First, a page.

Getting Started

Getting Started - Raleigh Elder Law

Attorney Amanda Spence has practiced Elder Law and Estate Planning in Raleigh since 1995. She assists clients throughout North Carolina with  issues in the following areas:

  • Medicaid
  • Asset Protection
  • Medicaid Applications
  • Medicaid  Appeals
  • Estate Planning
  • Probate
  • Estate Administration
  • Wills and  Trusts
  • V.A. Benefits
  • Veterans’ Aid and Attendance
  • Advance  Directives
  • Powers of Attorney
  • Durable General Powers of Attorney
  • Health  Care Powers of Attorney
  • Living Wills
  • Special Needs Trusts
  • Supplemental  Needs Trusts
  • Irrevocable Trusts

To schedule an appointment or contact Amanda Spence, please call (919) 863-4183 or email Ms. Spence at

Do You Really Need a Revocable Living Trust?

I often receive calls from clients asking if I could set up a Revocable Living Trust for them. Sure, I can, but the real question is why do you think you need a trust?

Many people believe they need a trust so that their assets will avoid probate at their death.  Financial advisor Suze Orman is constantly on television insisting that everyone must have a revocable living trust. While such trusts may be useful in states like New York or California where probate can be costly and time-consuming, that’s not generally the case in North Carolina. In North Carolina, probate is fairly quick and cheap, and in many situations, you’ll pay more to set up a trust than you’d pay in probate fees.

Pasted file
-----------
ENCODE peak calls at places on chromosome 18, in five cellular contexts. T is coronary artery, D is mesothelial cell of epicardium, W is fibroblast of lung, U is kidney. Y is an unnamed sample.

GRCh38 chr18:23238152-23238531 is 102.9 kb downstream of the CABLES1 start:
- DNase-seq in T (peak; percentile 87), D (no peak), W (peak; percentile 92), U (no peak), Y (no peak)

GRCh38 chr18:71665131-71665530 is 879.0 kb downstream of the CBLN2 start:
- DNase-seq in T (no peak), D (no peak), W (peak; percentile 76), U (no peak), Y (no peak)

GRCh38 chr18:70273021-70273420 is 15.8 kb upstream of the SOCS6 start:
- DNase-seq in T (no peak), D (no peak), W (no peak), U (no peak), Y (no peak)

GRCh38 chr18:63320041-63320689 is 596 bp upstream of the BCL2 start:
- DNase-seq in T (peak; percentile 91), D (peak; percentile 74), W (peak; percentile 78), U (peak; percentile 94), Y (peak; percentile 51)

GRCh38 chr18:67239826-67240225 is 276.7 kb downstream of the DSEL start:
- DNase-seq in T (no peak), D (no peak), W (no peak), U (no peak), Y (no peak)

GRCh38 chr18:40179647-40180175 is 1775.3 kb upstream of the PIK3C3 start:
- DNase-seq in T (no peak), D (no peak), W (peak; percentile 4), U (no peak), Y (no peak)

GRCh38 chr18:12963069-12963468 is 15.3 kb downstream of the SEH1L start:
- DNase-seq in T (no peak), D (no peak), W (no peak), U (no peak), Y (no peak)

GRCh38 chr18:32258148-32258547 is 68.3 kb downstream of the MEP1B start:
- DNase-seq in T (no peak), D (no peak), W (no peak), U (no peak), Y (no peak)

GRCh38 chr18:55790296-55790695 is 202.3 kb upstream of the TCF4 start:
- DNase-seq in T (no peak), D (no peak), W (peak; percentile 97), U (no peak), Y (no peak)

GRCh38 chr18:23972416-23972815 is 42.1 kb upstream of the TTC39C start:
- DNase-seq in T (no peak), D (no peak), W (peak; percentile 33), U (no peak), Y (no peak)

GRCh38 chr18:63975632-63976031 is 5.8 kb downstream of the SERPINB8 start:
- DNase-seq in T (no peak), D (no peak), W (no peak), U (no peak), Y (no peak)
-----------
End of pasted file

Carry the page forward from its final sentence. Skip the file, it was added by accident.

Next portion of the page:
Revocable living trusts can be a big money-maker for attorneys, but why should you pay a few thousand dollars for a trust when your estate could be probated for only a few hundred dollars? Certainly, trusts can be valuable for certain clients, such as those with a disabled child, those seeking to protect assets from the cost of nursing home care or to qualify for certain government benefits, and those with taxable estates. However, for those clients merely seeking to avoid probate, a trust is not always the answer.


Is a trust right for you?  Contact attorney Amanda Spence to discuss your elder law and estate planning needs by telephone at (919) 863-4183 or email at

What is a Trust?

A trust is a legal entity that is created as part of the estate planning process to hold assets that will be distributed by the terms of the trust documents. There are several different kinds of trusts that can be created to help accomplish your estate planning goals. A complex legal document is required to establish a trust.

What is Estate Planning?

What is Estate Planning?

Estate planning is the process of evaluating your goals and concerns related to the transfer of your assets upon death and, in come cases, during your lifetime. Estate planning can include professional advisors such as lawyers, accountants, financial planners and others. Estate planning usually results in the preparation and signing of certain documents such as a will, advance directives, and trusts to accomplish your estate planning goals.